My years in the Young Women’s organization were rough on me. Part of it was just teenage awkwardness and the rest was teenage cliquishness. As soon as I turned 18, I switched to Relief Society. I have a December birthday, so I spent the last half of my senior year out of Young Women’s. For me, Relief Society was a level playing field filled with a rich history of strong women. Age didn’t matter, we were all women together.

I was called as the Relief Society pianist and paired with one of my seminary teachers as visiting teaching partners. We were assigned to teach one of the other seminary teachers. I’ll let you all imagine how odd it is to refer to your seminary teachers as Sister So-and-so on the weekdays and by first names on Sunday.

Very quickly I learned that all was not well in Relief Society Land, either. The seminary teacher I was supposed to visit teach didn’t like the visiting teaching program and requested that we not visit her. My companion would do lunch with her (and obviously was in constant contact because of sharing the job of teaching seminary) and that was my extent of visiting teaching.

It was both shocking and good for me to learn that a person that I looked up to as a spiritual leader didn’t follow all the programs of the Church exactly. I think it has helped me be more compassionate with people whose needs must to be addressed differently. I still very much believe in Relief Society and its attempt at its expansive mission, but it’s obvious that it isn’t reaching everyone. From Ordain Women to Mormon Women Stand, Mormon women are creating organizations to fill the gaps that the church programs are leaving behind. Of course, Relief Society can’t be everything to everyone, but I believe it, and in turn the Church, can be more to more people.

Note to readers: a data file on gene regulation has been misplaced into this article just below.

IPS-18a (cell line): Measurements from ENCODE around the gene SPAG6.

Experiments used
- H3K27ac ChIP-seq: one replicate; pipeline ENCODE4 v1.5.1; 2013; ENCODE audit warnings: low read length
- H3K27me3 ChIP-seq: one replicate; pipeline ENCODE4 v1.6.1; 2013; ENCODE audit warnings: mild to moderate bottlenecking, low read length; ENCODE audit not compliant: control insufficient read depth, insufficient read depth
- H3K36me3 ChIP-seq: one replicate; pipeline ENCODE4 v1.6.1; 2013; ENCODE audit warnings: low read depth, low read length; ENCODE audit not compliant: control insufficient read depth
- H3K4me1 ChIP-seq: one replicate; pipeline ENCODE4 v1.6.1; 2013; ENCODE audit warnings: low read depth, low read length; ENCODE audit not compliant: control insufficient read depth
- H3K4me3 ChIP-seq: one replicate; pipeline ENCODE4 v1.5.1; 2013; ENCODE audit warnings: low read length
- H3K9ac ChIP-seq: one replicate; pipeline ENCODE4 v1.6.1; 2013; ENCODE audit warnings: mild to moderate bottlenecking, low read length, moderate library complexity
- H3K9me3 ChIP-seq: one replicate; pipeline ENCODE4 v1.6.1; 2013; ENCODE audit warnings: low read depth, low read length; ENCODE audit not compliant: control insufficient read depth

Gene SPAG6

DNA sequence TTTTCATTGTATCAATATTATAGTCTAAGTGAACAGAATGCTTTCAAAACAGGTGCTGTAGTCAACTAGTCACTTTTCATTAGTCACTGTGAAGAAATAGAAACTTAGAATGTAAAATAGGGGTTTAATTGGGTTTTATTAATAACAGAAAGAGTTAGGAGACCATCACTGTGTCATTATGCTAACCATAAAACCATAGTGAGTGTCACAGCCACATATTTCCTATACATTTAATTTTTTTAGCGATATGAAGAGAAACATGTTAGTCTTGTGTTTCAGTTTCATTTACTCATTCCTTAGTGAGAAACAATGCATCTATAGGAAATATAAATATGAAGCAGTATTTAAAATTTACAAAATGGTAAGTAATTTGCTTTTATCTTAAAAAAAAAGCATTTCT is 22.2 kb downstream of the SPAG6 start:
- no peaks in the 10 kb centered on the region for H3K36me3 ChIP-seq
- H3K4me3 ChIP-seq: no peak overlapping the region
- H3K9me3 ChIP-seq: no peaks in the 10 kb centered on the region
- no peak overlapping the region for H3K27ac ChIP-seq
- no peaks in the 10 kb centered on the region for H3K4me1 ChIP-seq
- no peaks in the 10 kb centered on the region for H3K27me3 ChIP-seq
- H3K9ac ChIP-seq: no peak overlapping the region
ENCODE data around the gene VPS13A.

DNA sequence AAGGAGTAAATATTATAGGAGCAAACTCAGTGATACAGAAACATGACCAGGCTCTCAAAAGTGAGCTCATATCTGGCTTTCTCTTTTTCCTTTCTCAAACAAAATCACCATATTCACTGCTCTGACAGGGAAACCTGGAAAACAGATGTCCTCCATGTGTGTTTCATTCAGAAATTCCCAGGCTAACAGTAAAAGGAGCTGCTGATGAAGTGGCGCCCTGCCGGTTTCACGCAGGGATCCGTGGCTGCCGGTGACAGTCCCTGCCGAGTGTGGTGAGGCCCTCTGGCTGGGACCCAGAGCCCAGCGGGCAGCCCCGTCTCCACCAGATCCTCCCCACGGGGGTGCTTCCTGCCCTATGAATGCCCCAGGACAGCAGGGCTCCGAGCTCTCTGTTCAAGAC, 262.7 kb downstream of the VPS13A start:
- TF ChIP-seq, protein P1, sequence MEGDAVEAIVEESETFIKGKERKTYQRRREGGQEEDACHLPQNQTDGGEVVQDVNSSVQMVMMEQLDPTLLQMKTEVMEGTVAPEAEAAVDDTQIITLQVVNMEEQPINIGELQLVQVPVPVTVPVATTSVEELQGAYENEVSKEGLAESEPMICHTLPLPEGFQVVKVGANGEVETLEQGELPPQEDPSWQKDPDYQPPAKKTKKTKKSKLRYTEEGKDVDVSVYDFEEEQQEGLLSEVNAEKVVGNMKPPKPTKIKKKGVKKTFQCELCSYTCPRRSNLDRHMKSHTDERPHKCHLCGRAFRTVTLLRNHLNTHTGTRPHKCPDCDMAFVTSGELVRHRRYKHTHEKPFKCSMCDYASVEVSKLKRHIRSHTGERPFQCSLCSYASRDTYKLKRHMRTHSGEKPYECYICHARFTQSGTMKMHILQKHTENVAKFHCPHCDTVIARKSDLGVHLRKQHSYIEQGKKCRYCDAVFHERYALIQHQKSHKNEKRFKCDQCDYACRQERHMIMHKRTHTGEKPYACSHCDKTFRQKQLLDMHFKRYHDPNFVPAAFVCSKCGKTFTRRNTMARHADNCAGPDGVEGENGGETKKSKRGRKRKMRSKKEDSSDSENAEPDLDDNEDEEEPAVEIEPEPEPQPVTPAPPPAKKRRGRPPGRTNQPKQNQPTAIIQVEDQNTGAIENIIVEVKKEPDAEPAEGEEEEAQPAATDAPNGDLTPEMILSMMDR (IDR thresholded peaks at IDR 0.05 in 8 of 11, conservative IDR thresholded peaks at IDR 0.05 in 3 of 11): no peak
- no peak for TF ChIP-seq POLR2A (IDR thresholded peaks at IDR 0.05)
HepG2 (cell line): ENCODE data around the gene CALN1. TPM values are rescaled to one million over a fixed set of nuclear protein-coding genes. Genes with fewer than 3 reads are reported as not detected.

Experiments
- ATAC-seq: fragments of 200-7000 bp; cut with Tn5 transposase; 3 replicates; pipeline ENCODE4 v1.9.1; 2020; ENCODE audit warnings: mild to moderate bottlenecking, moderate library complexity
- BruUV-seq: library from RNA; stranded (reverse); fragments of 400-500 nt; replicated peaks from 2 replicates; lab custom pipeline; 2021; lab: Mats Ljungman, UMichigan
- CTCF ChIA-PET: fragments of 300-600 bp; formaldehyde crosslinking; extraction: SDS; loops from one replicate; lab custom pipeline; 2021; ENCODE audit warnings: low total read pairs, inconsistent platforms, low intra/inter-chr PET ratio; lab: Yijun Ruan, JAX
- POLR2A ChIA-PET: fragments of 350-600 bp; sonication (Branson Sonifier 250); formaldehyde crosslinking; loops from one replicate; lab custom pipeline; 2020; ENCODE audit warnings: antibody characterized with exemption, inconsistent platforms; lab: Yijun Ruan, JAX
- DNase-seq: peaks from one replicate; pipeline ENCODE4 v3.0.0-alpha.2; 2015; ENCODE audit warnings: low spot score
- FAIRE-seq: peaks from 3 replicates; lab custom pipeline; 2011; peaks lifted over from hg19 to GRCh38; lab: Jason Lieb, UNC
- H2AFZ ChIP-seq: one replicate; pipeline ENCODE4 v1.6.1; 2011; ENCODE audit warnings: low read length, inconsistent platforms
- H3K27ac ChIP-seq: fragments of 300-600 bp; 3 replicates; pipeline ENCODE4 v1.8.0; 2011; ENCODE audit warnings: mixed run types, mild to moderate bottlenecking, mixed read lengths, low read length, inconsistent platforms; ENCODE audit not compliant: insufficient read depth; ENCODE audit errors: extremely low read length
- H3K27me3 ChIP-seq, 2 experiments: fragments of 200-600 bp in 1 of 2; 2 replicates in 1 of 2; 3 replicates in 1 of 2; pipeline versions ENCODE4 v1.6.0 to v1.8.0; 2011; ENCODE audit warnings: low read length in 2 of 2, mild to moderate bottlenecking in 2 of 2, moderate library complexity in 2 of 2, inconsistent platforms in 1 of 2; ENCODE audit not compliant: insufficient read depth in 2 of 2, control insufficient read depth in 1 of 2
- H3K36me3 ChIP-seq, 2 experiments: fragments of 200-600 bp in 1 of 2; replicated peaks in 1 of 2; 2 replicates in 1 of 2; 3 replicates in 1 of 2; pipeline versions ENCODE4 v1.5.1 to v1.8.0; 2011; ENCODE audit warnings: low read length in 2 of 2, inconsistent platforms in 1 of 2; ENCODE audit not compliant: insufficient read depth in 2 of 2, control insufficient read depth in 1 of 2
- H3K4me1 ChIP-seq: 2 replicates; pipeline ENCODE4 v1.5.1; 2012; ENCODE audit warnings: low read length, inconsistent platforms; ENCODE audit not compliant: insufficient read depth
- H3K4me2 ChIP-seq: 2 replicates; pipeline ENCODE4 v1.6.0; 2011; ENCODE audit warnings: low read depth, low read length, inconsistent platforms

This Sunday is International Women’s Day and for this, the Exponent is starting a new blog series: #VisibleWomen: you can’t be what you can’t see. In addition to personal stories of Mormon women, this series will come with calls to ask the Church, “Would you please consider…” ways to make women more visible in the Church and feel more include. Hopefully a few of these suggestions will speak to you and you’ll participate in your own ways.



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November Young Women Lesson: Why is work an important gospel principle?

Click for French Translation/Traduction en français
For the lesson plan, see HERE.

Lao woman working in the wet-rice fields

I think that, generally, the word “work” has a negative connotation associated with it – why? What about “work” makes us hesitant, or loathe to embrace it? Is there a way to view work where we view it as a privilege, or a joy, or an act of love? How can we re-frame work as a positive aspect of our life, and something we look forward to or enjoy, rather than drudgery or something painful?

Ask the YW to think of ways that they work in their lives – both things they enjoy and things they don’t. What goals have they set, and how have they *worked* to achieve those goals? Do they have any talents that they have *worked* to develop? What kind of *work* do they do to contribute to their household, both in the home and out of the home? Do they have any hobbies that they *work* on in their spare time?